The Good: Character, Pace, Acting, Special effects
The Bad: Obvious plot resolutions
The Basics: Picking up where the season finale left off, "Redemption, Part 2" begins a more serialized season with a series of important plot and character developments.
When the fourth season of Star Trek The Next Generation ended, Worf had left to go join the Klingons and the Klingon Empire had degenerated into a Romulan-inspired Civil War. This left a rather compelling cliffhanger and a lot for the series to resolve right away. Indeed, trying to top the previous season's "The Best of Both Worlds" cliffhanger, "Redemption, Part 1" (reviewed here!) gave it a run for its money by setting up more threads, if not better threads.
"Redemption, Part 2" does what it needs to in resolving the various plots. The Klingon Civil War is a huge obstacle to overcome and it takes most of the episode. Worf's participation in that gives us an anchor; it provides us with someone to watch that we actually care about. As Worf debates between his StarFleet sensibilities and his Klingon heritage, the mysterious Romulan figure introduced as the end of the first part is encountered by the Enterprise and explored. As Picard engineers a Federation blockade of the Romulan/Klingon border, a new thread is created which is Data taking command of a ship in the blockade. As Worf fights for Gowron and the legitimate Klingon government, the Romulan-led insurgency threatens to destabilize the Quadrant. And Data is put in command of a starship that might be all that can stand between hope and failure.
With all of the different threads, the last choice seems an odd one for the writers and producers to pursue. The conflict between Data and his first officer, Commander Hobson, seems somewhat forced and tacked on, as if the episode fell about five minutes short and they needed to add something to it. However, fans of the series, at the beginning of this season which is more serialized than the show has been, will appreciate Data's first command experience and the results of his place in the blockade will be alluded to again.
The genuine problem with Hobson and Data is that it seems like it ought to be old news. Data is such a well-defined character by this point in the series that the viewer often needs a reminder that he is an android. As a result, he is put in situations where he might take a piece of his equipment out of his arm to cause a distraction or have his head detached or such, but here we're reminded of his lack of humanity by a simple anti-racism message. It's pretty tired for the Star Trek universe as established. This is supposed to be a colorblind future where people are judged on their merits, yet Hobson uses some of the oldest rhetoric in the book. That said, it's a very short portion of the episode, which is why it has a somewhat tacked on feel.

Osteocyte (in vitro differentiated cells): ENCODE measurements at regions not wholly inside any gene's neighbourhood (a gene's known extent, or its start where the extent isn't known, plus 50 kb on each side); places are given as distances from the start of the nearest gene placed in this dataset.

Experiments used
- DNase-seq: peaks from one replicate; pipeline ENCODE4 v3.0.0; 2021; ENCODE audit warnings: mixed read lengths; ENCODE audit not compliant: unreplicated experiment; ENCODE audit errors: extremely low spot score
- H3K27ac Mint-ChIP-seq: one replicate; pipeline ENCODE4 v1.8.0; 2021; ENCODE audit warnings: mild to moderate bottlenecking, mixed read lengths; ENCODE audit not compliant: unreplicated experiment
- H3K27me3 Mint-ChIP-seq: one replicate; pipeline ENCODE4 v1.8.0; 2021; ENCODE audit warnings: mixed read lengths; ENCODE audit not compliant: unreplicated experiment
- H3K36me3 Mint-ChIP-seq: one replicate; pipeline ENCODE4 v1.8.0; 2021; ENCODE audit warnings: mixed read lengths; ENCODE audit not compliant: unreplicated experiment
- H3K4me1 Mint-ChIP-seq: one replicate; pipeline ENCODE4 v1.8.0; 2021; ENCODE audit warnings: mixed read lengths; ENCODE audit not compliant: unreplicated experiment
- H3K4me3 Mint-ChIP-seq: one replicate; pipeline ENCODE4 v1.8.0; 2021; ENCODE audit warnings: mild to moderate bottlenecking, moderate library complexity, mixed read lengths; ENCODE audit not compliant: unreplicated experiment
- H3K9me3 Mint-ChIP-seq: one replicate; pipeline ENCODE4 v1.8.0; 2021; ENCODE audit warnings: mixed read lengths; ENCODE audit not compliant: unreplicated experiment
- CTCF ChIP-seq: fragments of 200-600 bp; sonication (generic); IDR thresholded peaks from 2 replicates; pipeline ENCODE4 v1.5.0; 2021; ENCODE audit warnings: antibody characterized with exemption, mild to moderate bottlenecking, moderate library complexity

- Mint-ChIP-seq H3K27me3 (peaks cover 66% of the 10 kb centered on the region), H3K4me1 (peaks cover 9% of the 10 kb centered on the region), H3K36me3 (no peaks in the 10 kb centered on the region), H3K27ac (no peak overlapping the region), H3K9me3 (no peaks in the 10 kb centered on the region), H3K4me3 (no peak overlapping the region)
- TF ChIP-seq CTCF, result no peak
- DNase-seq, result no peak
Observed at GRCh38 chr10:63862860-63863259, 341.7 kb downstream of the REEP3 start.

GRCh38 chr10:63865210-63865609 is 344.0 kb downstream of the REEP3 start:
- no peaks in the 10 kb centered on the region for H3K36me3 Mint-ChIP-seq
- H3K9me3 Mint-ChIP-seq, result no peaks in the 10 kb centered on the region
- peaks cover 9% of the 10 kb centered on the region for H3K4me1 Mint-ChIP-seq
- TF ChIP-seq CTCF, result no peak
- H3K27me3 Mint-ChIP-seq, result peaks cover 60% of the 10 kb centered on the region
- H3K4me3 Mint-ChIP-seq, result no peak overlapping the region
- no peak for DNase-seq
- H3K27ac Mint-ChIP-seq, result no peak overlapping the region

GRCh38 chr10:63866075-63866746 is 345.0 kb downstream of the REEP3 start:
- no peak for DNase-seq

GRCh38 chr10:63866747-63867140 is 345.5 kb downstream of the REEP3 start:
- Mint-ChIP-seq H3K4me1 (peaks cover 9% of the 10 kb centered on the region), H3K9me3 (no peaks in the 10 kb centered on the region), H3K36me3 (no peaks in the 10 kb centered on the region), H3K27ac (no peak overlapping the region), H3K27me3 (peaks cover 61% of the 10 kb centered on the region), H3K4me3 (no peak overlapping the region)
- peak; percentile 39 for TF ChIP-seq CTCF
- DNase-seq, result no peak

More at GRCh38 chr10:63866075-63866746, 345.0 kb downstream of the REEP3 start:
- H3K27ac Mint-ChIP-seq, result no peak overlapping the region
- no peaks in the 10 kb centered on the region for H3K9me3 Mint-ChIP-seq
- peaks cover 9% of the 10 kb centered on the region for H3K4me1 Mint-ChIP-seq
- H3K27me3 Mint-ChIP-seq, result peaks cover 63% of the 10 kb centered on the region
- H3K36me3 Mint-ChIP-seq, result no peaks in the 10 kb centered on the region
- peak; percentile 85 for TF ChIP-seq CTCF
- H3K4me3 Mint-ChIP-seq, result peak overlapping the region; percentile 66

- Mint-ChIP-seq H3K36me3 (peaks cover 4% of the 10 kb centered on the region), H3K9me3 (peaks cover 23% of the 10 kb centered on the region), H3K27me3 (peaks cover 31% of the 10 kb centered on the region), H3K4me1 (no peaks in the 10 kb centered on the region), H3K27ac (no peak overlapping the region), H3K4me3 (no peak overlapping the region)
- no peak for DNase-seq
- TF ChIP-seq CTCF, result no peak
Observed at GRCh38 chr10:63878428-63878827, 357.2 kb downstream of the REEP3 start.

The explanation of the mysterious Romulan is dealt with as well as it could be. Harkening to the events of "Yesterday's Enterprise" (reviewed here!), the new Romulan Commander makes an auspicious entrance and her arrival makes for a good story and ultimately works. Commander Sela is the logical consequence of the convoluted time-travel episode and it's the best idea that the writers could come up with if they were going to use that storyline. Fortunately, the machinations of the genesis of the Romulan commander are not belabored and instead the episode simply uses her. She is an intriguing character.
Worf's character is challenged the greatest here and as he experiences the Klingon Civil War, he grows by a strange integration of his initial characterization with his experiences over the prior four years. That is, Worf comes to acknowledge that he is an outsider and accept it better than he did while he was discommendated. So, rather than simply tie up the loose ends, this episode nicely progresses the Worf character. Worf actually grows! That's the best we may hope for from television and it also sets Worf up as a more serialized character (things in his character arc tend to have consequences).
The acting in "Redemption, Part 2" is a nice use of the talents of those involved. Tony Todd plays Kurn, Worf's brother, far more aggressively than in the first part and it works quite well, creating a vital character through harsher tones and more physical acting. Todd wonderfully contrasts Dorn's cooler, more depressed and conflicted portrayal of Worf.
Barbara March and Gwynyth Walsh create memorable characters of Lursa and B'Etor, which is probably they continue to return to the Star Trek universe. Even more compelling is the portrayal by Denise Crosby of Sela. Crosby makes Sela an interesting villain and creates a coolly hostile character distinctly different from her first season character Tasha Yar.
This episode is an essential part of the Worf character story and the plot is integral to the Klingon and Romulan plots that are developed in the future. "Redemption, Part 2," however, is almost impossible to view without the first part and is almost entirely inaccessible to those who are not fans of Star Trek The Next Generation. This is very insular, alluding to specific events in the Star Trek universe and the characters that have not been explored in the two parter but are essential to understanding why the characters do what they do.
Featuring a cameo by Guinan (Whoopi Goldberg), "Redemption, Part II" compellingly opens the fifth season with an exploration of consequences and the nature of being an outsider among ones own people.
[Knowing that VHS is essentially a dead medium, it's worth looking into Star Trek: The Next Generation - The Complete Fifth Season on DVD, which is also a better economical choice than buying the VHS. Read my review of the fifth season by clicking here!
For other Star Trek episode and movie reviews, please be sure to check out my index page on the subject by clicking here!
© 2011, 2007 W.L. Swarts. May not be reprinted without permission.